How are Protostars formed?

The gas cloud collapses towards the centre under gravity and builds a low mass protostar. A pancake looking disc of gas and dust surrounds the young star. It makes protostars hard to observe. Imagine a sunny side up egg, the egg white surrounds the Yolk like a disk, in the same manner, the protostar is in the centre and the gas cloud surrounds it.

The gas, dust and the other fragments in the disk continue to rain into it. The protostar enters pre-main sequence stage after all it dispenses the material in the disk.

What are the Main-Sequence Stars?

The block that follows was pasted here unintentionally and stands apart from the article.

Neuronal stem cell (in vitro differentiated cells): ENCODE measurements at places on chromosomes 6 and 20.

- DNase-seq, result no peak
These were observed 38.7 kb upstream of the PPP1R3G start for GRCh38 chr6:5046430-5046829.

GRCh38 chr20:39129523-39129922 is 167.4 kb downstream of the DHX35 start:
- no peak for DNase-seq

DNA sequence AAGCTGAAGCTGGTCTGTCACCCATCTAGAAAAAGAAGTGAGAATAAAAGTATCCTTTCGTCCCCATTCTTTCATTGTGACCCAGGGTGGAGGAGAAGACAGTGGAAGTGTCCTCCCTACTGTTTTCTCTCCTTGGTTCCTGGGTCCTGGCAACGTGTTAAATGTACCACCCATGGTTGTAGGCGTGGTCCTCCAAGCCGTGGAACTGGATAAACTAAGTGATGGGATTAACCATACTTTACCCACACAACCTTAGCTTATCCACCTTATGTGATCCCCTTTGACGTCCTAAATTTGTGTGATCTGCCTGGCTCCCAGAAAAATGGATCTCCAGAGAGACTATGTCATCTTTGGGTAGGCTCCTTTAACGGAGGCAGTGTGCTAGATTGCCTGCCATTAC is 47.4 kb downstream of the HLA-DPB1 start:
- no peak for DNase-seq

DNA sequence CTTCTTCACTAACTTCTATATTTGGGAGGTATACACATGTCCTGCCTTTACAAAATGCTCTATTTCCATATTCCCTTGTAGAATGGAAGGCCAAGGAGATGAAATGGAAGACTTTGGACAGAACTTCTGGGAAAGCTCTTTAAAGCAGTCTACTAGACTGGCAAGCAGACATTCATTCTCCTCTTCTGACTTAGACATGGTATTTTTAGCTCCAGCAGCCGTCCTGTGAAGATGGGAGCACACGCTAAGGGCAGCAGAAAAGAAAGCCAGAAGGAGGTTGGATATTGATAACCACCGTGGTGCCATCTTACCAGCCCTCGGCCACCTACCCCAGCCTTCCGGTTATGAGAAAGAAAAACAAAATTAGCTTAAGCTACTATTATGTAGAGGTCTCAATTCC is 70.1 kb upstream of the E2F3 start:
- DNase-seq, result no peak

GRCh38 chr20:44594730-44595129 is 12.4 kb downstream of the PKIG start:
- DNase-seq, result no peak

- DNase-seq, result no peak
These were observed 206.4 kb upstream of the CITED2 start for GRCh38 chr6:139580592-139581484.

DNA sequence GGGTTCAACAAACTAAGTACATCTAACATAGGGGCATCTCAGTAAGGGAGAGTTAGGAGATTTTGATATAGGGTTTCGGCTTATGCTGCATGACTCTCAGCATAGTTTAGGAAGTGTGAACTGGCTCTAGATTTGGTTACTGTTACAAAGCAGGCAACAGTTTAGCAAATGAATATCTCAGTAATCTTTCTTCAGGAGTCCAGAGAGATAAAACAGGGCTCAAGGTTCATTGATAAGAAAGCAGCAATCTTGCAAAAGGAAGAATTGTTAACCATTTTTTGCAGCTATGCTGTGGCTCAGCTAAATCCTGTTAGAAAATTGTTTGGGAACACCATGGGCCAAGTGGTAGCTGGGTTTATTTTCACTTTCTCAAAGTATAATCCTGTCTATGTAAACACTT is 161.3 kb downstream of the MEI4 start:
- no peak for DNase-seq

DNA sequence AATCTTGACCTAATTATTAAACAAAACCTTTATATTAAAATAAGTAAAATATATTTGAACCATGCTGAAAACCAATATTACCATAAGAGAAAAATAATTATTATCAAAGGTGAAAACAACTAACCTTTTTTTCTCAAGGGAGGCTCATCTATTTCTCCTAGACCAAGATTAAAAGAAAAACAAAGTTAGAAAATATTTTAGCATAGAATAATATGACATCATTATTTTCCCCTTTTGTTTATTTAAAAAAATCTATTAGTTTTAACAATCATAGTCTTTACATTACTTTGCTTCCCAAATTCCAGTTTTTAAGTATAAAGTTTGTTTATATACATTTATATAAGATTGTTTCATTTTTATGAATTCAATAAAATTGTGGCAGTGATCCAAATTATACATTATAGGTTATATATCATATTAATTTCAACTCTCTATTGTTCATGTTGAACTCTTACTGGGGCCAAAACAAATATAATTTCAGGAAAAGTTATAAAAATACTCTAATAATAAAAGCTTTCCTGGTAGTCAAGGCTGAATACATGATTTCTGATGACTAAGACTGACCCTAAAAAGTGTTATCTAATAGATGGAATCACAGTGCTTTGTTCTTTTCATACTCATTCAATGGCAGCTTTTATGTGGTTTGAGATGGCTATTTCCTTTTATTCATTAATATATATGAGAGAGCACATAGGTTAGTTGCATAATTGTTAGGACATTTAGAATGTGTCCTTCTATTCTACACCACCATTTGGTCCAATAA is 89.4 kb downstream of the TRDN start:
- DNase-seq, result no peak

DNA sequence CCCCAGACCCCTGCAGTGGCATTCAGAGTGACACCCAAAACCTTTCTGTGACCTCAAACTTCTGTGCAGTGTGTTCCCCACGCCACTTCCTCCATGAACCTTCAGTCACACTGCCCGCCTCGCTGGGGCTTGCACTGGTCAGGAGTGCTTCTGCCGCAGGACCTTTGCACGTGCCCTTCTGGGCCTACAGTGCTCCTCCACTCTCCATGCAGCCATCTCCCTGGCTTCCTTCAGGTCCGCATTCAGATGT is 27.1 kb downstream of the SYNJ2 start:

A main-sequence star is any star that fuses hydrogen to form helium in its core. Almost 90% of stars in the Universe including our sun, is a main-sequence star. Main-sequence stars attain stability, the energy released by the fission reaction keeps the star collapsing under its gravitational pull towards the core.

For example, imagine blowing up a balloon while your friend is trying to crush it down. Nothing happens to the balloon when the air pressure you blow is equal to the compressing pressure, the same way the gravity wants to make the star collapse on itself while the nuclear fusion pushes the energy outwards. Main sequence stars attain stability between these two opposite forces.

Red Giant Stage: